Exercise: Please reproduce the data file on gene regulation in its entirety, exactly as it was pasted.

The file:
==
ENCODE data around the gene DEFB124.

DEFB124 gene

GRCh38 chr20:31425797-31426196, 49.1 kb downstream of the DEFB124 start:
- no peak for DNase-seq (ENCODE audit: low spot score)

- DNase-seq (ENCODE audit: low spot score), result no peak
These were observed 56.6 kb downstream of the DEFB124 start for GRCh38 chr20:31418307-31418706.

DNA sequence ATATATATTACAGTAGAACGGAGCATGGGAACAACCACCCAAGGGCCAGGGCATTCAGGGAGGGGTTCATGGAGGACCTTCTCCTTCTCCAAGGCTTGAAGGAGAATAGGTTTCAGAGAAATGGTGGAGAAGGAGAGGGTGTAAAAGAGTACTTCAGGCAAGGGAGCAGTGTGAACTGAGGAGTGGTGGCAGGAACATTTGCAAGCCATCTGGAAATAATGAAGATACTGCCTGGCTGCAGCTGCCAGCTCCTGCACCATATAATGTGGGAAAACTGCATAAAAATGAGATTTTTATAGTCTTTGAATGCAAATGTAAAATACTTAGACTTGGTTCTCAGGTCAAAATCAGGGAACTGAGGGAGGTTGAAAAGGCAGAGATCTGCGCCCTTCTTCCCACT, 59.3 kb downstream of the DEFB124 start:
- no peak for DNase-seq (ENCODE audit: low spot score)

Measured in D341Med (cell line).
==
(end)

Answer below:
ENCODE data around the gene DEFB124.

DEFB124 gene

GRCh38 chr20:31425797-31426196, 49.1 kb downstream of the DEFB124 start:
- no peak for DNase-seq (ENCODE audit: low spot score)

- DNase-seq (ENCODE audit: low spot score), result no peak
These were observed 56.6 kb downstream of the DEFB124 start for GRCh38 chr20:31418307-31418706.

DNA sequence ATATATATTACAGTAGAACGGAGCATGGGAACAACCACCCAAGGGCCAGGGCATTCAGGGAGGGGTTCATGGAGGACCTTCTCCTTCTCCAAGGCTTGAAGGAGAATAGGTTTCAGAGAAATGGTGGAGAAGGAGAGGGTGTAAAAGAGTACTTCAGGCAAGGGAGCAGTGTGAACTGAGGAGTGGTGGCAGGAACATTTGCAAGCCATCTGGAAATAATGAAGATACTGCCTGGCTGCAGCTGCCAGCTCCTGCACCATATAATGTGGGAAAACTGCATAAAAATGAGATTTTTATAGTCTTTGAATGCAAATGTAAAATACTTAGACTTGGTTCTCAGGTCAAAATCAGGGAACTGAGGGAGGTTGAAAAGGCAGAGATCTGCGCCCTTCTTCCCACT, 59.3 kb downstream of the DEFB124 start:
- no peak for DNase-seq (ENCODE audit: low spot score)

Measured in D341Med (cell line).